Your world is filled with wonderful free resources

Fairytales are the easiest reads for new Spanish learners
Fairytales are the easiest reads for new Spanish learners
Photo credit: GettysGirl4260 licensed CC BY-SA 2.0
So where can we find good-quality resources for children’s Spanish? Since I am a big fan of all things free, I would talk about only online resources. In case you are willing to spill some dough, you have everything you can imagine on sites like Amazon® and Flipkart® if not your local bookstore. In fact, Amazon would easily beat your neighborhood bookstore when it comes to variety and maybe even pricing. If you own a Kindle® (Amazon’s® e-book reader), things just couldn’t get any easier given the quick and effortless downloads and inexpensive titles.

Now coming back to free resources, there are quite a few hidden gems online that could satisfy the most discerning of readers. No matter how rapidly you devour, you can never run out of titles with such websites offering you countless options in portable document format (PDF). Depending on your preference, you could either print them off your computer and enjoy the feeling of reading off a real book, or you could just read them right off your tablet or computer screen if you are not too fussy about the screen’s glare. Personally, I prefer the idea of printing them because learning Spanish should be as stress-free as it gets and not having to expose my eyes to the computer screen’s radiation for extended periods of time is one less thing to worry about.

Best free online resources – I strongly urge all Spanish enthusiasts to check out this one and bookmark it without fail. With hundreds of digitized children’s books in Spanish available for you to devour for free, there couldn’t be a better treat for those who wish to just drown themselves in Spanish. – This site is a visual delight for Spanish learners. Dozens of videos, animated versions of common children’s stories in several languages including Spanish can be found here. All videos come with subtitles to make viewing less stressful. – This is where one can find plenty of fairy tales and fables written by brothers, Jacob and Wilhelm Grimm, in English, Dutch, Danish, Italian, German, French, and Spanish. Needless to say, you need to select the first option in the list of languages if you are a Spanish learner.

No matter what you read, read often
No matter what you read, read often!
Photo credit: Harald Groven licensed CC BY-SA 2.0 – This one shares an uncanny resemblance to in format and presentation with the only difference being that the writer on this site is Hans Christian Andersen. This site too has stories in half a dozen languages including, of course, Spanish. Both GrimmStories and AndersenStories offer the incredibly useful option to print your favorite stories as PDF. Most traditional readers who are not terribly fond of reading off the glare of their screens should find this option quite handy.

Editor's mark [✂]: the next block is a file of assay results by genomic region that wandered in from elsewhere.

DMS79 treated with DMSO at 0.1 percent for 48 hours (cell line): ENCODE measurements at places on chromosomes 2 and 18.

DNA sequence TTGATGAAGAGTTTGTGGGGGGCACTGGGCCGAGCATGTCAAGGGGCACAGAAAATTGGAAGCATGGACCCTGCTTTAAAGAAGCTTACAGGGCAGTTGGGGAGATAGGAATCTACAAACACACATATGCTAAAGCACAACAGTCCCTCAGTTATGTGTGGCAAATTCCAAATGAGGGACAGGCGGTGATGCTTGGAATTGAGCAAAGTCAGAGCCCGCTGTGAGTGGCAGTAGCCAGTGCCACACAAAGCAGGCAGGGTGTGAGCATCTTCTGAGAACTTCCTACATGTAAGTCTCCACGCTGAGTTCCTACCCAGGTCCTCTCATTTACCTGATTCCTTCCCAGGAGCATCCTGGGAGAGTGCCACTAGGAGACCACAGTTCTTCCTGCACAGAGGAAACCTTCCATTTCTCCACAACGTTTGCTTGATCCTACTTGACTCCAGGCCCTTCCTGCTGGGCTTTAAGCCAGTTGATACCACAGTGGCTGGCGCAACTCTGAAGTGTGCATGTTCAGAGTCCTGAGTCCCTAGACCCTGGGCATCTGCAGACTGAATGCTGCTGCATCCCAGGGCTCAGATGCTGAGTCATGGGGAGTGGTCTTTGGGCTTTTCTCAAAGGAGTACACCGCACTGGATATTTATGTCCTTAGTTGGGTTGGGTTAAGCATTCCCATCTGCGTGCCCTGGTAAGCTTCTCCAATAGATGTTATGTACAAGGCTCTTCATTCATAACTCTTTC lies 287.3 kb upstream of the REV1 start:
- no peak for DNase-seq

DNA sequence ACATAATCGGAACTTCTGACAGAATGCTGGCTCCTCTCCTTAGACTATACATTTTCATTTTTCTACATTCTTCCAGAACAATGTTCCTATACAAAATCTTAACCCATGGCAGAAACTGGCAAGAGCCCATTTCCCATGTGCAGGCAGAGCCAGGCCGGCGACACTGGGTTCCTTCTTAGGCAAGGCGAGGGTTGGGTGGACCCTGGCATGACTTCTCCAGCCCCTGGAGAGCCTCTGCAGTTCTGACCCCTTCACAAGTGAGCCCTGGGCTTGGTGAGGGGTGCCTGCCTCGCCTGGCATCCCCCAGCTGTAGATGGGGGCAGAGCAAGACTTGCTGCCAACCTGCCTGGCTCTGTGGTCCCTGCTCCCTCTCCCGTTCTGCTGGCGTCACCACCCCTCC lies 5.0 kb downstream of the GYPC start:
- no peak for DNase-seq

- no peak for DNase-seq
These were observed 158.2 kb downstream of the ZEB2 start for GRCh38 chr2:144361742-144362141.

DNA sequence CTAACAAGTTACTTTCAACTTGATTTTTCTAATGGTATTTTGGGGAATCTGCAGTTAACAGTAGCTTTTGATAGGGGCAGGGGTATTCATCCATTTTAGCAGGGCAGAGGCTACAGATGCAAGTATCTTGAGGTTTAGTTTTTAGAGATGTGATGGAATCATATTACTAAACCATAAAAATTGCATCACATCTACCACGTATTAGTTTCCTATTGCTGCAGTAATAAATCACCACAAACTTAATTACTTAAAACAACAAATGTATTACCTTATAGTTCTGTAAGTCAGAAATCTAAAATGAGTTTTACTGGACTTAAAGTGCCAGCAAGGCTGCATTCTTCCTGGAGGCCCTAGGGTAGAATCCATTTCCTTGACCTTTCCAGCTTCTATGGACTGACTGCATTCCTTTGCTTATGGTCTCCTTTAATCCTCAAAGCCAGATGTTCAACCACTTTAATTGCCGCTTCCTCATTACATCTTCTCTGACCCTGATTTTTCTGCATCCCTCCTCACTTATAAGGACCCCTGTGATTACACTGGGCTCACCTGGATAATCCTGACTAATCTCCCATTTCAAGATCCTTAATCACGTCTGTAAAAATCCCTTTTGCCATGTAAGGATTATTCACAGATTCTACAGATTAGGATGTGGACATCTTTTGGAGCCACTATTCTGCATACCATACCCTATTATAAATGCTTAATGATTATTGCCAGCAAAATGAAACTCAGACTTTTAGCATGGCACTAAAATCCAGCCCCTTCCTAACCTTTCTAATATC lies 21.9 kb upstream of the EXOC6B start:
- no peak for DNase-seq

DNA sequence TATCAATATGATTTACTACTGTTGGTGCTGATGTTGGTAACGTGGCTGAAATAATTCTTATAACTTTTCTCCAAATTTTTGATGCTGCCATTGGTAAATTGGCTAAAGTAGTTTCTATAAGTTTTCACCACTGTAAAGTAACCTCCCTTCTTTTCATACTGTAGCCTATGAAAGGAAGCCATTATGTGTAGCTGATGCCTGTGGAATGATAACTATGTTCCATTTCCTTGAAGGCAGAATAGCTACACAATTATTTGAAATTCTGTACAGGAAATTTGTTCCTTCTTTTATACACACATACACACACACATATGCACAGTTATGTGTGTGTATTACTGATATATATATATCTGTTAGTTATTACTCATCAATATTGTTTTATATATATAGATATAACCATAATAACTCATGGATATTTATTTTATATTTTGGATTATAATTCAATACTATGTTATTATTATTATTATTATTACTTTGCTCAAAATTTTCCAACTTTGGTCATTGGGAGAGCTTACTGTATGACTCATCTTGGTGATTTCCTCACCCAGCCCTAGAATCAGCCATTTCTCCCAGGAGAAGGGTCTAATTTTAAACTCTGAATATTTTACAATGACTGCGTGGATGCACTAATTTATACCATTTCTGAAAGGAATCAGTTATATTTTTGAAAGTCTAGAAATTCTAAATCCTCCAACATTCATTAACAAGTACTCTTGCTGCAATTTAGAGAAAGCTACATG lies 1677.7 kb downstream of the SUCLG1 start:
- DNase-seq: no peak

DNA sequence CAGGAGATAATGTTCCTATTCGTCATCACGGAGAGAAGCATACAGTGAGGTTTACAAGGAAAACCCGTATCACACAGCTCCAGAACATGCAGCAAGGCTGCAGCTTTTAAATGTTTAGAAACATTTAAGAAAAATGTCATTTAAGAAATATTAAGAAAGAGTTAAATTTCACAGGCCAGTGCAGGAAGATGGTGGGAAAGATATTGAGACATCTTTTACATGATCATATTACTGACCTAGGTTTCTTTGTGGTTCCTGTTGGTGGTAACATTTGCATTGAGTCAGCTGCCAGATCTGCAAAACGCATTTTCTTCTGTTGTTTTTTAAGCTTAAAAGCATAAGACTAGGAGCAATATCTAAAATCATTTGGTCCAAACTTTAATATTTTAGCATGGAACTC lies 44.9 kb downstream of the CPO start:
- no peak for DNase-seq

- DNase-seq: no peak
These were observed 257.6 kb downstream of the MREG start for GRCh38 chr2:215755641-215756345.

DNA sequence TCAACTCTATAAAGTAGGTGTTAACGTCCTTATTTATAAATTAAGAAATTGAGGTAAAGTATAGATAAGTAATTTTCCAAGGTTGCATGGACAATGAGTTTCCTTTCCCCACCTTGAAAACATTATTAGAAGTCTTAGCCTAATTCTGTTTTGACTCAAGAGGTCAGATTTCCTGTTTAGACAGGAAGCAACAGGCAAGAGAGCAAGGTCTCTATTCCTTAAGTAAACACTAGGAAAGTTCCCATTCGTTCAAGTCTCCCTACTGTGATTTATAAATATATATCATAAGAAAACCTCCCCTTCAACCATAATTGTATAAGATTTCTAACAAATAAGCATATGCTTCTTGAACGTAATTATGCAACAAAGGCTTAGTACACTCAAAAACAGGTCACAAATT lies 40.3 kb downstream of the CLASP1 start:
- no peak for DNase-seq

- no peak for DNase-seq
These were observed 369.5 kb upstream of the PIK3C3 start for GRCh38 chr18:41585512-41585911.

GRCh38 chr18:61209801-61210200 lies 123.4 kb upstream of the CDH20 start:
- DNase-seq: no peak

There are many more sources tucked away in the riches of the Internet still wanting to be discovered. While the sites listed above will more than quench your thirst for reading, you can surely scavenge the Web for richer or better resources and share your findings with our community here. No matter what you read, the trick is to read often and read regularly. Even if you find opening the dictionary way too often annoying, don’t give up. Given you stay consistent, you will soon notice a significant drop in the number of times you have to look up something in the dictionary for every story. It has worked for me and for many more all over the world who are learning Spanish on their own.

We love comments that add value to our discussions and help build a healthy community of Spanish-lovers around them. Please keep’em comin’; feel free to speak your mind. Everything’s welcome unless you’re spammin’ or trollin’ (refer to our Comment Policy). You’re also welcome to share links to relevant resources but no annoyin’ sales pitches please! So, let’s get talkin’, shall we?

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  2. Hi, i found a great site to learn Spanish online: Easy Spanish Lessons

  3. I would like to mention my great experience with Busuu. It's language learning program for children. Everyone interested should try it out!

  4. I tried codys cuentos; yup they're great. That is where I learned ¡Que travioso! jejeje

  5. Another great site:

  6. Cody's Cuentos link goes to a hame security site.

  7. Thanks for pointing out the link-break, Tere! Looks like the site owner has decided to let go of their domain to someone else for whatever reasons which is unfortunate. I did try Googling to see if they have moved to some new domain but it seems they have shut down completely with even their iTunes page (they used to have a podcast series out there) gone. This is truly unfortunate as Cody's Cuentos was a mighty rich resource for us learners.

    Anyways, thanks for pointing it out again; I have removed the reference to the defunct site now.